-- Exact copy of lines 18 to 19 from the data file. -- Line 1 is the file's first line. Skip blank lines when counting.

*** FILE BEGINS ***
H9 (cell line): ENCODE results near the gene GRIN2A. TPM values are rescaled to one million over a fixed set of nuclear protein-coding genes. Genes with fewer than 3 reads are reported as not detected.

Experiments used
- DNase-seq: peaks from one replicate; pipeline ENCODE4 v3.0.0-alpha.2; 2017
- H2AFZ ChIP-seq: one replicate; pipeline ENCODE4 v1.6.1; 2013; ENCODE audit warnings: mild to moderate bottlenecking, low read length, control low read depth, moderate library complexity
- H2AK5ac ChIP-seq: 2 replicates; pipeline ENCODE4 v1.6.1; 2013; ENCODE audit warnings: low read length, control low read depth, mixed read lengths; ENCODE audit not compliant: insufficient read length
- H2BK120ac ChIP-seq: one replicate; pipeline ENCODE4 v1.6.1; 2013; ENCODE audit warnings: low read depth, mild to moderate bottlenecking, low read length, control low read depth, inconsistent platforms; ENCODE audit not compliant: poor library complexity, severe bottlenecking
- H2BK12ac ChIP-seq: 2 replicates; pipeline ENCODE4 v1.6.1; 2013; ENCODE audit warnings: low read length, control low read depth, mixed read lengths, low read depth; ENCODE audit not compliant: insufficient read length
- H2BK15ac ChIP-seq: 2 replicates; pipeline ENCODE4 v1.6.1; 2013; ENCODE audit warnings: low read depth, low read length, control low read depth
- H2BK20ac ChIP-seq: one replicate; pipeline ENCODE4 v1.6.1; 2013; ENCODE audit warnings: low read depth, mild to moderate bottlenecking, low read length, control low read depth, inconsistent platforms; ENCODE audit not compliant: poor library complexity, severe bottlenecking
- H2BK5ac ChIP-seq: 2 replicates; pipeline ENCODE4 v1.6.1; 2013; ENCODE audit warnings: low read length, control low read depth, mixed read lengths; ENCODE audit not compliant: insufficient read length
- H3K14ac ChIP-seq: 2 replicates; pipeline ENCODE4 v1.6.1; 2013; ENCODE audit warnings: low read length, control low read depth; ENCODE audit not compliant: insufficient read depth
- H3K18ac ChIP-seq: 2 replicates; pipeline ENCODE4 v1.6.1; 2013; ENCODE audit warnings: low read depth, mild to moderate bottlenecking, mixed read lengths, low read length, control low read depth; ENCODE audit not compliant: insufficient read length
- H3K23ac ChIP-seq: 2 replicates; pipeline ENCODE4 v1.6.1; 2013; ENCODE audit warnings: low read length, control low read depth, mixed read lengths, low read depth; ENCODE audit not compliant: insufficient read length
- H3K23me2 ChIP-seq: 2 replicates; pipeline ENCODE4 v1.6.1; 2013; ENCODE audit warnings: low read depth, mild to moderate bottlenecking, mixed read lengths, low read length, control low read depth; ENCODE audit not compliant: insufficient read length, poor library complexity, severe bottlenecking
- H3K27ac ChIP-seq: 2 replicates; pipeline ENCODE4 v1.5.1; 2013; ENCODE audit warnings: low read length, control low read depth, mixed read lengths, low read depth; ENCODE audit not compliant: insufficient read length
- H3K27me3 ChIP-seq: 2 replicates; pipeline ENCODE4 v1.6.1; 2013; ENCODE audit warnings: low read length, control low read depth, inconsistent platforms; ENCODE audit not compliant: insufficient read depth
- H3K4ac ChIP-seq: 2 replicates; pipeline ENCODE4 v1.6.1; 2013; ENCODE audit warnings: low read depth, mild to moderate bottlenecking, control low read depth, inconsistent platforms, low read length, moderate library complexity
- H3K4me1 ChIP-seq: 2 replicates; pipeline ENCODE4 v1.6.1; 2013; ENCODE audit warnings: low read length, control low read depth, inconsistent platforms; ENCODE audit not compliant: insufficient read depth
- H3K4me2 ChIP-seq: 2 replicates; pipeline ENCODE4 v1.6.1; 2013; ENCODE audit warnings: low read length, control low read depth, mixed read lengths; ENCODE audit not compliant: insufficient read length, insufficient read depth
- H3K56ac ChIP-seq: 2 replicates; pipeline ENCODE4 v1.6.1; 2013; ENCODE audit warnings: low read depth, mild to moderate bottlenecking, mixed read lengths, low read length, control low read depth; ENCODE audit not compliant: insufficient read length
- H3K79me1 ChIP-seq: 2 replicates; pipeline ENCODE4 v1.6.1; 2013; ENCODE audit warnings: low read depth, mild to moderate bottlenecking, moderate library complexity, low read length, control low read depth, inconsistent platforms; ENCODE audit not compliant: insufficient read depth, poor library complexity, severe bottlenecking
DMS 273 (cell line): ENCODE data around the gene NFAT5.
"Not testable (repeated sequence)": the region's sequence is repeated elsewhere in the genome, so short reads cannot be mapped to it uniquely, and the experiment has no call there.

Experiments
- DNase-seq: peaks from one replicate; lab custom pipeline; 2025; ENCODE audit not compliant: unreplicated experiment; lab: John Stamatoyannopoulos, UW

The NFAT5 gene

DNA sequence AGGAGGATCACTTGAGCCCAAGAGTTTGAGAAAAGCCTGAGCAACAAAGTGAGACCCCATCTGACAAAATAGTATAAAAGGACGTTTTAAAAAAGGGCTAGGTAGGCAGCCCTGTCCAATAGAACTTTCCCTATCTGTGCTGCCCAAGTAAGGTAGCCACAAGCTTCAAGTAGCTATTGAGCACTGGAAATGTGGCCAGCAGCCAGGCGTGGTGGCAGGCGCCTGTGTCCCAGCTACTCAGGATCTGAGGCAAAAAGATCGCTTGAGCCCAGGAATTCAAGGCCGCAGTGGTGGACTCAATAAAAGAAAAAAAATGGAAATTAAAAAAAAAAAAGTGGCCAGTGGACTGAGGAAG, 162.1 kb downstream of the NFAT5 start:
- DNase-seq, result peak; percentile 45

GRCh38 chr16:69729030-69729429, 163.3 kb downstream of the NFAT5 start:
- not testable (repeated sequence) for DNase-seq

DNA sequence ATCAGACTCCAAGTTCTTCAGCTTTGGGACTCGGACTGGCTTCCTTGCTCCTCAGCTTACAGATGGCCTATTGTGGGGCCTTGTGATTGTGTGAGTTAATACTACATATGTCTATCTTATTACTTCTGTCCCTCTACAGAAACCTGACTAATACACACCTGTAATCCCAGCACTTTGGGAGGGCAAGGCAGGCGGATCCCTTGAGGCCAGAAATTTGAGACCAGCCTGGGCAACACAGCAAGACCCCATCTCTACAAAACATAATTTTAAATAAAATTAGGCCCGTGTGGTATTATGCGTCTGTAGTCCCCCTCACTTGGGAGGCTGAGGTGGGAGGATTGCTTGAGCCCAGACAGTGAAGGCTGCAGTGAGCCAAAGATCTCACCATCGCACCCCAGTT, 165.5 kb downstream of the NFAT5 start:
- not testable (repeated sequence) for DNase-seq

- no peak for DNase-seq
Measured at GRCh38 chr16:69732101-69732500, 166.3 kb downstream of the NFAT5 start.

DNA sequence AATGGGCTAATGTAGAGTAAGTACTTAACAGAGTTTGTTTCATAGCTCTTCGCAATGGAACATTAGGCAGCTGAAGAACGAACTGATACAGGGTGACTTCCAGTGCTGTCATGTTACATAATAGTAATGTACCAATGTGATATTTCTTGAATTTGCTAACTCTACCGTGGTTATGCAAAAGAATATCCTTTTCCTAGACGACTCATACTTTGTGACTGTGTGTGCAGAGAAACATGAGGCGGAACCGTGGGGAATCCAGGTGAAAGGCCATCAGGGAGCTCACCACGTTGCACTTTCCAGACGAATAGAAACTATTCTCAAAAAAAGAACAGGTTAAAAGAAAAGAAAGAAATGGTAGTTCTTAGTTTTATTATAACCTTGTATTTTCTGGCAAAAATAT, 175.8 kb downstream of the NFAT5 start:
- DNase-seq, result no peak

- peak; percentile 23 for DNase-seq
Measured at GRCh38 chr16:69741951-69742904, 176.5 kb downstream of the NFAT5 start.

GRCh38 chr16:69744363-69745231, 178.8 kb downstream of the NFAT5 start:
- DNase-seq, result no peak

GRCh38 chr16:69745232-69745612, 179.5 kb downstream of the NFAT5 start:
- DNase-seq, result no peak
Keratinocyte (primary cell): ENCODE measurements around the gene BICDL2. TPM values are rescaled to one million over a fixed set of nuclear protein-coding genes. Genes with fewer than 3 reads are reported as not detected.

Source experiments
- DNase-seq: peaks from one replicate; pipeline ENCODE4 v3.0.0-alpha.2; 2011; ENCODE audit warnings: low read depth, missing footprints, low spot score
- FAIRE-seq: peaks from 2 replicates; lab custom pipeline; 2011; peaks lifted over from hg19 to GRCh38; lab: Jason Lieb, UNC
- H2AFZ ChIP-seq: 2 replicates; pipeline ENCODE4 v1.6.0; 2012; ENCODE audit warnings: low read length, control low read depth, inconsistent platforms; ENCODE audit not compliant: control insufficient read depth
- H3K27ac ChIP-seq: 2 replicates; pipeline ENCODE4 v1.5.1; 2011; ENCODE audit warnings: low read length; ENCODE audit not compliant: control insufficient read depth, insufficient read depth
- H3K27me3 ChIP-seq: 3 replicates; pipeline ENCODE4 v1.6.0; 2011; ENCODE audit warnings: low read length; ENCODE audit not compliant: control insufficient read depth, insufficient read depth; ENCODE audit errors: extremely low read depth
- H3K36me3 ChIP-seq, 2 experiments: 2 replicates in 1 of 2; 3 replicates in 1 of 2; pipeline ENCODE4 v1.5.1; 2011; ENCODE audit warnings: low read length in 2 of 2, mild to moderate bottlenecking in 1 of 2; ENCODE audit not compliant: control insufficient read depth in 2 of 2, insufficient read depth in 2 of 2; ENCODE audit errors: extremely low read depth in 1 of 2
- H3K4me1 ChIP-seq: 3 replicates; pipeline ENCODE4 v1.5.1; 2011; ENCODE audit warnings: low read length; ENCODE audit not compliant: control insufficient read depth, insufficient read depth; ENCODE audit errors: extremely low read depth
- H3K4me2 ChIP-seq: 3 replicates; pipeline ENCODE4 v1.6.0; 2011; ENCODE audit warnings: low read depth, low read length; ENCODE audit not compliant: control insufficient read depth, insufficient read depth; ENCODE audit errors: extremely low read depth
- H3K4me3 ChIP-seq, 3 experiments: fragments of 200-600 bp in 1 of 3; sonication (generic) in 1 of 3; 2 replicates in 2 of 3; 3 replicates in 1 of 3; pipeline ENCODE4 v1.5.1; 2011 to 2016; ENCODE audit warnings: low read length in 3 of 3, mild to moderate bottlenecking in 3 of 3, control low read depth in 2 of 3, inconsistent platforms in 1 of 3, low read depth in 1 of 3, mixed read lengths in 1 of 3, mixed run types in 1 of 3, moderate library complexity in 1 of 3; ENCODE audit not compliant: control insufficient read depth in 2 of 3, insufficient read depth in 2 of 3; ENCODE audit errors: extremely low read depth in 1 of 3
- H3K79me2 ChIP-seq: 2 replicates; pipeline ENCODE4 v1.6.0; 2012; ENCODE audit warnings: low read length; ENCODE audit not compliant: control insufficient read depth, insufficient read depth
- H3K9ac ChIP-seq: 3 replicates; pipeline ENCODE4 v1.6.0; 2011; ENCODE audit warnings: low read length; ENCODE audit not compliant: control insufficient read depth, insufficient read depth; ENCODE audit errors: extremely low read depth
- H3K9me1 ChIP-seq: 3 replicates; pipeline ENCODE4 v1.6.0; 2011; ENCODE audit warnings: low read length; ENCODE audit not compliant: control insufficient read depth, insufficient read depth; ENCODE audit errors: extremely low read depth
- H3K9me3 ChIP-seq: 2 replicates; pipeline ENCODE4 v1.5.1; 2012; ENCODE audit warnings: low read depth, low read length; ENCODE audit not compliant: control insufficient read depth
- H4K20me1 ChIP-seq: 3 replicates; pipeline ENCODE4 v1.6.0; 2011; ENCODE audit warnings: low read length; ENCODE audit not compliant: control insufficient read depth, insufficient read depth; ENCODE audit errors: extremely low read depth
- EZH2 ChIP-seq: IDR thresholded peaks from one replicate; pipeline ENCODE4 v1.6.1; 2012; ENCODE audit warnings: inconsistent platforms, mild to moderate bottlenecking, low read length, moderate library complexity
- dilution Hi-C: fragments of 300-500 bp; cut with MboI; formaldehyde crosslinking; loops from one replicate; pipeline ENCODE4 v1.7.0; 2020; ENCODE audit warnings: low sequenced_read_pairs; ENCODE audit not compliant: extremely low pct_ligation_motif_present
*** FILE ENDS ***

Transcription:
- H3K4me1 ChIP-seq: 2 replicates; pipeline ENCODE4 v1.6.1; 2013; ENCODE audit warnings: low read length, control low read depth, inconsistent platforms; ENCODE audit not compliant: insufficient read depth
- H3K4me2 ChIP-seq: 2 replicates; pipeline ENCODE4 v1.6.1; 2013; ENCODE audit warnings: low read length, control low read depth, mixed read lengths; ENCODE audit not compliant: insufficient read length, insufficient read depth